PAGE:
Monday, April 28, 2008

Cough Syrup-High on DXM

DXM In cough medications does no harm when consumed in normal dosage of one or two tea spoons. If you consume more (like half a bottle ) it produces a high along with hallucinations. This is what the kids are getting hooked to.

If your kid looks zonked, but there is not a whiff of alcohol and no visible sign of any drug abuse, its time you checked your medicine cabinet for the cough syrups. There is a rising trend in adolescents to get a high on cough medication. The reasons are not far to look. These are easily available medications(over the counter) and most homes have them in the medicine cabinet.

The active ingredient in some common cold and cough medications is dextromethorphan or DXM. That's what makes kids high. It is a legal drug that might be found in your medicine cabinet. You use it to alleviate cough and cold symptoms but some teens are abusing it and getting high.

Cough medicines with DXM when taken in large enough doses can produce hallucinations.
There are more than 100 'over the counter medications' that contain DXM. And unlike some drugs that are placed behind the counter in pharmacies, cough medications containing DXM are placed on shelves for teens to freely purchase.

Chugging cough medicine for an instant high certainly isn't a new practice for teens, who have raided the medicine cabinet for a quick, cheap, and legal high for decades. But unfortunately, this dangerous, potentially deadly practice is on the rise.

So it's important for parents to understand the risks and know how to prevent their kids from intentionally overdosing on cough and cold medicine.

Why Do Kids Abuse Cough and Cold Remedies?

Before the U.S. Food and Drug Administration (FDA) replaced the narcotic codeine with dextromethorphan as an over-the-counter (OTC) cough suppressant in the 1970s, teens were simply guzzling down cough syrup for a quick buzz.

Over the years, teens discovered that they still could get high by taking large doses of any OTC medicine containing dextromethorphan (also called DXM).

DXM-containing products — tablets, capsules, gel caps, lozenges, and syrups — are labeled DM, cough suppressant, or Tuss (or contain "tuss" in the title).

Medicines containing DXM easy to find, affordable for cash-strapped teens, and perfectly legal. Getting access to the dangerous drug is often as easy as walking into the local drugstore with a few dollars or raiding the family medicine cabinet. And because it's found in over-the-counter medicines, many teens naively assume that DXM can't be dangerous.

DXM abuse is on the rise, according to recent studies, and easy access to OTC medications in stores and over the Internet could be contributing to the increase.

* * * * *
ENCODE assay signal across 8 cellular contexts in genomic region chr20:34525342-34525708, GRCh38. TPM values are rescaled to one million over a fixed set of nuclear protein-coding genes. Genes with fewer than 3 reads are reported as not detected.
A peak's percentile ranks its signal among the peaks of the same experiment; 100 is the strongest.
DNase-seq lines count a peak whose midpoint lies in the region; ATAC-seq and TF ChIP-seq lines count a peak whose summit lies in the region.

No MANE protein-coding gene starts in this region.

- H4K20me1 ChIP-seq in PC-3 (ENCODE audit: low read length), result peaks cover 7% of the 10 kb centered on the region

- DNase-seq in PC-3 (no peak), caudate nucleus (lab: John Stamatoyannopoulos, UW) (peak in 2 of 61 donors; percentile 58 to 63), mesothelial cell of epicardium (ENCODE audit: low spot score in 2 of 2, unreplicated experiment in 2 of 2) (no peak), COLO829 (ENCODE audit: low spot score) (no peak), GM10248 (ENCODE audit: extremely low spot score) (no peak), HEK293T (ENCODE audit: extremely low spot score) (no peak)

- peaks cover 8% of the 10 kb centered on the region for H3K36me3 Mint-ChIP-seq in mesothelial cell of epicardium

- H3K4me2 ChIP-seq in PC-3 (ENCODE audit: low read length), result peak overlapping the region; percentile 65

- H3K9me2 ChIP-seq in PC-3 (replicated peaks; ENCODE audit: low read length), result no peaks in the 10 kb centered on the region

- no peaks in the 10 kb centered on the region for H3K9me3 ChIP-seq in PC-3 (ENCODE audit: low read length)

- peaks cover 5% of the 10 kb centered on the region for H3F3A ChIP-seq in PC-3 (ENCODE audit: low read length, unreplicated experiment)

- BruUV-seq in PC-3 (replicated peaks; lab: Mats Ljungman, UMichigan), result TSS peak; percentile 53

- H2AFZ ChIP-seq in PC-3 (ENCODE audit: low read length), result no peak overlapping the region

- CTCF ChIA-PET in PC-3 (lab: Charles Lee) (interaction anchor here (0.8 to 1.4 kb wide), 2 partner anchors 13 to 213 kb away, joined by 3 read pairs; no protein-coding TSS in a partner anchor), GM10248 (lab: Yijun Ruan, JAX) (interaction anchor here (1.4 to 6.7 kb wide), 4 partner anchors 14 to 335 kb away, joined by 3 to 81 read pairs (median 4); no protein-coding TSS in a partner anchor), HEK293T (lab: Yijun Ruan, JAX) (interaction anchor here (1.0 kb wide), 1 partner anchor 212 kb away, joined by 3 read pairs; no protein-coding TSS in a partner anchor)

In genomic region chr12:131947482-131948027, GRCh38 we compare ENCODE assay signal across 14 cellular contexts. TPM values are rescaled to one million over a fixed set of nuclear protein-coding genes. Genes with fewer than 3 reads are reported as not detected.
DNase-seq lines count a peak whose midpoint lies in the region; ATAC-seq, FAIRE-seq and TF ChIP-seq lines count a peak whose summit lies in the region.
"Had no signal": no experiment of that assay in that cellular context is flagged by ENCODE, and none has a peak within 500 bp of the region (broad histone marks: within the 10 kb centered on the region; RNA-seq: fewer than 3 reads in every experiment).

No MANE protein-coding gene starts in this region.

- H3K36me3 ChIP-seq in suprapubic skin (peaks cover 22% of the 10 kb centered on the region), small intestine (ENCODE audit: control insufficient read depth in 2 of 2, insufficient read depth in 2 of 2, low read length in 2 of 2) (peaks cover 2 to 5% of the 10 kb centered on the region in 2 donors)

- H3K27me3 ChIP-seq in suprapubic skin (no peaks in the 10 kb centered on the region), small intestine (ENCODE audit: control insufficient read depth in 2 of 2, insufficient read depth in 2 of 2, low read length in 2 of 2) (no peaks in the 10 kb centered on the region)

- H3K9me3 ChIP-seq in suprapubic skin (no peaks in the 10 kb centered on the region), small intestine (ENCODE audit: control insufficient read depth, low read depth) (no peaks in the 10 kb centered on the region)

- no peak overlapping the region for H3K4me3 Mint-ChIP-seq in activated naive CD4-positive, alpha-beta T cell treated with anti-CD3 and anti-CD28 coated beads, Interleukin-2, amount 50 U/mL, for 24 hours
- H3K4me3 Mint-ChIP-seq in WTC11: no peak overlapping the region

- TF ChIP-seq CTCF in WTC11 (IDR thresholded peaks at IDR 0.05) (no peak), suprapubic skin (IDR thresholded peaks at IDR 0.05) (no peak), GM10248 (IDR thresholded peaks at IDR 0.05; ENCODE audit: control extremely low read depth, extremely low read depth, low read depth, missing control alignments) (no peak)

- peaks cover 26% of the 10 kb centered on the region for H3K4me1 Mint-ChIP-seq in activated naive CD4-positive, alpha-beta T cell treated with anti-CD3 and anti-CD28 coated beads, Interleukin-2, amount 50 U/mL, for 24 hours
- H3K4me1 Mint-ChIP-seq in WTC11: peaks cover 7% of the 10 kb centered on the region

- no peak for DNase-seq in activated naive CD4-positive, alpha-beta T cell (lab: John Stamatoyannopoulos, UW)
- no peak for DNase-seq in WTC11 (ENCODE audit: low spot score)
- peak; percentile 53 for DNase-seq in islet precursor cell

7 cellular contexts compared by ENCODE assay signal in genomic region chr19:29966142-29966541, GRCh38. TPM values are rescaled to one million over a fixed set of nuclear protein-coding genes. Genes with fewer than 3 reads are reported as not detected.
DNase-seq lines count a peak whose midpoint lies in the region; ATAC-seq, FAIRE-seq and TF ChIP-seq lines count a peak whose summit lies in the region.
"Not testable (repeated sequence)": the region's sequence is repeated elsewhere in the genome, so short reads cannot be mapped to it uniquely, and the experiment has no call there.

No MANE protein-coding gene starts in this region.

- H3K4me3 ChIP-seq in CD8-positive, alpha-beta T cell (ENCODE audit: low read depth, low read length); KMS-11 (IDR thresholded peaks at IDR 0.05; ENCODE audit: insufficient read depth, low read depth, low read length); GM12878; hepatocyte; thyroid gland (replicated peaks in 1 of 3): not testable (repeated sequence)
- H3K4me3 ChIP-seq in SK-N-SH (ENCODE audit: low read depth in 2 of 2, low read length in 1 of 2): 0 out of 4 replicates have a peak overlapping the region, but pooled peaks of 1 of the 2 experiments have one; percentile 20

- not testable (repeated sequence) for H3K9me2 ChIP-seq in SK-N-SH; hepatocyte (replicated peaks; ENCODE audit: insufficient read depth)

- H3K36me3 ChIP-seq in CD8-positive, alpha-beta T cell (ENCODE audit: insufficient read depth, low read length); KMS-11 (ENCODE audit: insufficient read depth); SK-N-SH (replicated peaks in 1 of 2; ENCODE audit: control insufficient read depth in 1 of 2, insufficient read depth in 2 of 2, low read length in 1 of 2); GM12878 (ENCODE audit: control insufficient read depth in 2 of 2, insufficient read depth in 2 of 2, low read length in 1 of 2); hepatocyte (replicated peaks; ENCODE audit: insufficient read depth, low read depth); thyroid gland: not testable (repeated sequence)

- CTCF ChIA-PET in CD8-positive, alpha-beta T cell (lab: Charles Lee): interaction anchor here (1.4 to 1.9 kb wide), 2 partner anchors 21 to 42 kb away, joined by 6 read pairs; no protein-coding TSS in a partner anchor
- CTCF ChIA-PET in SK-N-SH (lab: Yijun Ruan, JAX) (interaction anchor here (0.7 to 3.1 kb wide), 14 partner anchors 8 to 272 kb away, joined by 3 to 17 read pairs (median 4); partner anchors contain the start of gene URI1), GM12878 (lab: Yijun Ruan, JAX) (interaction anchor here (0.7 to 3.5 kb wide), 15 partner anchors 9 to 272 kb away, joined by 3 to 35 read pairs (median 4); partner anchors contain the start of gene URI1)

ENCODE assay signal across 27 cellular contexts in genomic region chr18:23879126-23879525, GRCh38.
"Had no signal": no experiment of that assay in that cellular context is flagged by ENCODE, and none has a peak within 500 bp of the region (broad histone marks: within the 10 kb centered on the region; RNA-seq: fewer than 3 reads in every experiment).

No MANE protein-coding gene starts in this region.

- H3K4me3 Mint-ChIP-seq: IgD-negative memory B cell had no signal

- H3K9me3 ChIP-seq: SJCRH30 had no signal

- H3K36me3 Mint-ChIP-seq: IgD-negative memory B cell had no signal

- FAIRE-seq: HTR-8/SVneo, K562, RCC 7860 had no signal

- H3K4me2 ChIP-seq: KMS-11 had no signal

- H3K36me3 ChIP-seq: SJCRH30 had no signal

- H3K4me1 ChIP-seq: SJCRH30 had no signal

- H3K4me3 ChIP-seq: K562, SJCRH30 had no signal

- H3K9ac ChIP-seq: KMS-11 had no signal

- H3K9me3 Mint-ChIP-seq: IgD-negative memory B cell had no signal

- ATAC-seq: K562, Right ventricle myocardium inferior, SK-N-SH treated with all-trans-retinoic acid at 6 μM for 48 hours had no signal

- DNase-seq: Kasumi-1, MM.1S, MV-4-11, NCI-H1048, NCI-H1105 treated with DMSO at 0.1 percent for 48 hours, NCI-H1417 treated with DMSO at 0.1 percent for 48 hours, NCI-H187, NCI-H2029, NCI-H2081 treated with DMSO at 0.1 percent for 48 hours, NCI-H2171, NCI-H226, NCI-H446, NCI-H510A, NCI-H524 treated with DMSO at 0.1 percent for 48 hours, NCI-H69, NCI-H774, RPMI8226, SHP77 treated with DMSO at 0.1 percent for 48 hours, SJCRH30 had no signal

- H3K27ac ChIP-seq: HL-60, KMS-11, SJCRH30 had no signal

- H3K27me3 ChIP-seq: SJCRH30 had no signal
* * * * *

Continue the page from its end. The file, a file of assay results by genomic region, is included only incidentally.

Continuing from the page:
What Happens When Teens Abuse DXM?

Although DXM can be safely taken in 15- to 30-milligram doses to suppress a cough, abusers tend to consume as much as 360 milligrams or more. Taking mass quantities of products containing DXM can cause hallucinations, loss of motor control, and "out-of-body" (disassociative) sensations.

Other possible side effects of DXM abuse include: confusion, impaired judgment, blurred vision, dizziness, paranoia, excessive sweating, slurred speech, nausea, vomiting, abdominal pain, irregular heartbeat, high blood pressure, headache, lethargy, numbness of fingers and toes, facial redness, dry and itchy skin, loss of consciousness, seizures, brain damage, and even death.

When consumed in large quantities, DXM can also cause hyperthermia, or high fever. This is a real concern for teens who take DXM while in a hot environment or while exerting themselves at a rave or dance club, where DXM is often sold and passed off as similar-looking drugs like PCP. And the situation becomes even more dangerous if these substances are used with alcohol or another drug.

Being on the Lookout

You can help prevent your teen from abusing over-the-counter medicines. Here's how:

  • Lock your medicine cabinet or keep those OTC medicines that could potentially be abused in a less accessible place.
  • Avoid stockpiling OTC medicines. Having too many at your teen's disposal could make abusing them more tempting.
  • Keep track of how much is in each bottle or container in your medicine cabinet.
  • Keep an eye out not only for traditional-looking cough and cold remedies in your teen's room, but also strange-looking tablets (DXM is often sold on the Internet and on the street in its pure form in various shapes and colors).
  • Watch out for the possible warning signs of DXM abuse listed above.
  • Monitor your child's Internet usage. Be on the lookout for suspicious websites and emails that seem to be promoting the abuse of DXM or other drugs, both legal and illegal.

Above all, talk to your kids about drug abuse and explain that even though taking lots of a cough or cold medicine seems harmless, it's not. Even when it comes from inside the family medicine cabinet or the corner drugstore, when taken in large amounts DXM is a drug that can be just as deadly as any sold on a seedy street corner. And even if you don't think your teens are doing it, chances are they know kids who are.

If you have any of these products in your house, a good piece of advice: Don't store them in the medicine cabinet. Talk to your growing up kids and warn them about the danger of this silly addiction, which can turn fatal if unchecked.

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